The 6 Best Places to See the Northern Lights in Greenland
Some destinations are easy to get visit; you need to hop on a plane, get a passport stamp, and enjoy the culture, history, or food you came to experience. When it comes to destinations where you can see the aurora, even some of those are easier to get to than others. It’s relatively easy, for example, to visit Iceland or Norway to see the northern lights.
Greenland on the other hand? Not as easy – but maybe that’s what makes seeing the northern lights in Greenland more rewarding! Whether you’re traveling to Greenland specifically or passing through Greenland while sailing the Northwest Passage, it’s possible to visit and see the northern lights in Greenland.
If you’ve set your sights on heading to Kalaallit Nunaat (the Greenlandic name for their icy, frozen homeland) to see the aurora borealis, you’ll be well rewarded. Greenland is one of the best aurora destinations on the planet, and though you may have to take an extra flight or two, your chances of seeing the northern lights are good enough to make the travel worth it.
Read on to learn everything you need to know about seeing the northern lights in Greenland, including the best destinations, and some tour suggestions to help inspire your trip.
This post was originally published in July 2018, and was updated most recently in November 2022 for this winter.
What are the Northern Lights?
If you’ve made it to this post, you likely already know what the northern lights, also called the aurora borealis, are. In case you’re not familiar with the science behind this amazing astronomical phenomenon, here’s a quick explanation.
The sun is constantly emitting particles; these electrically charged particles from the sun collide with gases in the earth’s atmosphere. As these collisions occur in different gases, light is produced in a variety of colors, depending on the altitude of these collisions. For example, at a certain altitude, oxygen produces the common red color seen in the aurora; lower, it produces the green most commonly seen in the night sky.
In the northern hemisphere, the northern lights are called aurora borealis. This name came from none other than Galileo, who named them after the Greek word for the north wind. If you’ve ever seen a picture of the aurora, you can understand why he thought they looked like the wind!
When to See the Northern Lights in Greenland
Greenland is widely considered one of the best destinations in the world to see the northern lights – in part because it has one of the longest possible windows to see the aurora! Read on to learn about the seasons (yes, plural) when you can see the aurora borealis in Greenland.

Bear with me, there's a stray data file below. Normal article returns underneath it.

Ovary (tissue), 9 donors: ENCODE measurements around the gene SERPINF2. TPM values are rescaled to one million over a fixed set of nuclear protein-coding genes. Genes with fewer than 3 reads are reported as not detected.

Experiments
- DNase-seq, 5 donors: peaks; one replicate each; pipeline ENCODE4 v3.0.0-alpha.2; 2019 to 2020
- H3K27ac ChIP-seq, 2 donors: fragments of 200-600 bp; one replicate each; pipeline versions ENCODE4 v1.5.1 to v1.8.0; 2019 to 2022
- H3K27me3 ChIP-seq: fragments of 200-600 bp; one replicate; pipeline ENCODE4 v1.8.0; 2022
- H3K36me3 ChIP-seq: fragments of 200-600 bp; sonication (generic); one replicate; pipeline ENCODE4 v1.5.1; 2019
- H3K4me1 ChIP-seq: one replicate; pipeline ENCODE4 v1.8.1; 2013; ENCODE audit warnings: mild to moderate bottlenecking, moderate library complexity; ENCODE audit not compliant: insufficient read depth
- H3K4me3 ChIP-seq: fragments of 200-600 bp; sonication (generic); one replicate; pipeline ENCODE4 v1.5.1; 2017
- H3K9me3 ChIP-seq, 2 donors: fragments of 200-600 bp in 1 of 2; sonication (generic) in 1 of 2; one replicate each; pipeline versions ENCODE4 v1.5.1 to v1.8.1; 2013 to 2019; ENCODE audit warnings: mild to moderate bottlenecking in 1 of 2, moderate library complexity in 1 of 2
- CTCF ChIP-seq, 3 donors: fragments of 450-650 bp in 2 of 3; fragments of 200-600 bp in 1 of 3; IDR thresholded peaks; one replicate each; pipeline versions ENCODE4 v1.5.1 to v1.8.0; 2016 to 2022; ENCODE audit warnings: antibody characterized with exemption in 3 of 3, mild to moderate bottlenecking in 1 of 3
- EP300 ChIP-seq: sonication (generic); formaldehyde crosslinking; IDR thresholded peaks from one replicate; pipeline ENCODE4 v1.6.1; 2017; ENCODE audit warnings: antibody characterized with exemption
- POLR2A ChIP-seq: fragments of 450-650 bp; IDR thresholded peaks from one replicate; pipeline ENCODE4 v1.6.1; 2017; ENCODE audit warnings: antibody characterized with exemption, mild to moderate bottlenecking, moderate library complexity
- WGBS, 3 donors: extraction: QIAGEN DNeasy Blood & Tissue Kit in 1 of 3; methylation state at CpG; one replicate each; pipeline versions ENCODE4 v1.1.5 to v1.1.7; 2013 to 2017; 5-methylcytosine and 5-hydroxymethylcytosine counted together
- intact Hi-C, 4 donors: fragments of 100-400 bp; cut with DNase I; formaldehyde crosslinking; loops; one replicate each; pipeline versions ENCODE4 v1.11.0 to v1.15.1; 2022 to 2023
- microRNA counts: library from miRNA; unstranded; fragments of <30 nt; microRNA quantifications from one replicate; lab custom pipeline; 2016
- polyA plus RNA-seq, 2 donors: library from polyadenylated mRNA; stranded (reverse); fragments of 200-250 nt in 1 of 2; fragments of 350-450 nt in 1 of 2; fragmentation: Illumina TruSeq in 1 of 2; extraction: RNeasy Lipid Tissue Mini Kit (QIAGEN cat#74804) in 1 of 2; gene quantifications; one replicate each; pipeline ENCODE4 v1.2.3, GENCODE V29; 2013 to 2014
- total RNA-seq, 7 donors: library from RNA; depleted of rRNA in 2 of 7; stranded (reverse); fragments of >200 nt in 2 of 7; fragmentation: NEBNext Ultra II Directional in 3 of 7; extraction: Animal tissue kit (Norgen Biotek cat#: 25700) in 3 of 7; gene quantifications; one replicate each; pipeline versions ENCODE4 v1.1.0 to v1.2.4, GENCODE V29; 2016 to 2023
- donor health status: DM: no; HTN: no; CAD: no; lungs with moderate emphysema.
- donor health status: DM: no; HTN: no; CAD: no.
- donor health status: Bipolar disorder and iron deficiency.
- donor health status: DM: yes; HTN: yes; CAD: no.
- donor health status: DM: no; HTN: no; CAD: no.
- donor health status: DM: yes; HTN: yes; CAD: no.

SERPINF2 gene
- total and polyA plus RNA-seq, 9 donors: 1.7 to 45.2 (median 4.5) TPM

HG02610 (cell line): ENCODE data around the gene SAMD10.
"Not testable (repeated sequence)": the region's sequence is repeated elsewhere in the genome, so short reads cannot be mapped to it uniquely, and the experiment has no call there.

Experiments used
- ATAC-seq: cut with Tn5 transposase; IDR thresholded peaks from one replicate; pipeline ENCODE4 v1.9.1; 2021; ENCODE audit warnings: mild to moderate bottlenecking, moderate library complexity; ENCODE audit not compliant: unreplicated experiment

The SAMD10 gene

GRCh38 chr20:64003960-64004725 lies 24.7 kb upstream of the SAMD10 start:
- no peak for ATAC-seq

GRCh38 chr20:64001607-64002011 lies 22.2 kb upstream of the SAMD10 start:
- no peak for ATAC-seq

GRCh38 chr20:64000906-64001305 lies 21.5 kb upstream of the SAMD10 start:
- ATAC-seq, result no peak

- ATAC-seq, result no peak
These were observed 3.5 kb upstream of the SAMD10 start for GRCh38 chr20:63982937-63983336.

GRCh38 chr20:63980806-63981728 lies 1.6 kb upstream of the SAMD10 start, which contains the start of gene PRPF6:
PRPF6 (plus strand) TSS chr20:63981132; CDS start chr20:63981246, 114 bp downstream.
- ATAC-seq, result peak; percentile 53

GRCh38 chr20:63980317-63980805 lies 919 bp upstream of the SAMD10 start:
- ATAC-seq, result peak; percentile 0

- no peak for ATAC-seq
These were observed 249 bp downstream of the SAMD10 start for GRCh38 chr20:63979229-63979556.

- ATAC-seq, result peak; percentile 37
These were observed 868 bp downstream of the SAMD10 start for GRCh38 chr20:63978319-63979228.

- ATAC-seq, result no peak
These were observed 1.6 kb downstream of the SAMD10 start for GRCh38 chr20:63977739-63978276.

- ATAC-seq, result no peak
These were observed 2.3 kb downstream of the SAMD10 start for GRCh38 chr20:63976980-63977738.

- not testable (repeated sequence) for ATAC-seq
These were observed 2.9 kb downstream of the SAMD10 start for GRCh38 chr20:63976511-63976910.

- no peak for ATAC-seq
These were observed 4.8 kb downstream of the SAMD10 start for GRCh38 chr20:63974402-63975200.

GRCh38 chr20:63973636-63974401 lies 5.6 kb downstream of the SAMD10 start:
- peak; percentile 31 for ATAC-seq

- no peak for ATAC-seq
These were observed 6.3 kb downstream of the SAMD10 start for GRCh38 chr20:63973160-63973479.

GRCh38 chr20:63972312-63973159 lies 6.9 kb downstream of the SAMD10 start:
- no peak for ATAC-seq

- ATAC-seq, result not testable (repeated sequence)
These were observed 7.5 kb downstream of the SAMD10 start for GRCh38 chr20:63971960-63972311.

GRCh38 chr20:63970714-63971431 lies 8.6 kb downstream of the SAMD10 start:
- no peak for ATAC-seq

Autumn (September to October)
As soon as the autumnal equinox has passed, it’s ‘aurora season’ in Greenland. From late September through into winter, you have a good chance of seeing the northern lights in the skies above Greenland. Weather in autumn can be pretty dynamic, so if you’re trying to plan an aurora-hunting trip in the autumn, be sure to check the forecast and plan for weather that changes quickly… and is getting colder every day!
Winter (November to April)
The long winter season is understandably the best opportunity to see the northern lights. From the dark days of November through the faintly less-dark days of April, you can feel confident that if the aurora is out and the skies are clear, you’ll probably be able to see them from any of the top places for aurora watching in Greenland.
While visiting Greenland in the winter months isn’t easy, and you’ll definitely need to pack layers for any northern lights viewing opportunities, it will be well worth it if you capture a view like those in this post!
Spring (May to June)
By the end of April, as Spring comes to Greenland, your chances of seeing the northern lights will become increasingly limited. Longer days and shorter nights make it less likely you’ll see the aurora than earlier in the year.
By the summer solstice, you can be pretty confident that the aurora will be invisible in the sky – but you do have a chance of seeing the midnight sun!
Summer (June to September)
Summer, as you’d expect for most northern hemisphere destinations, is the wrong time of year to see the aurora – but it is the second-most popular season for visiting Greenland. If you want to see the colorful houses of Nuuk, sail the fjords between icebergs, or hike the mountains and valley, this is the time to visit.
The Best Places to See the Northern Lights in Greenland
Greenland is, for the most part, mostly uninhabited. That said, this plays to your advantage if you hope to see the aurora during the seasons where it’s possible in Greenland. Each of these communities is a great base to explore the countryside of Greenland and for planning aurora-viewing sessions.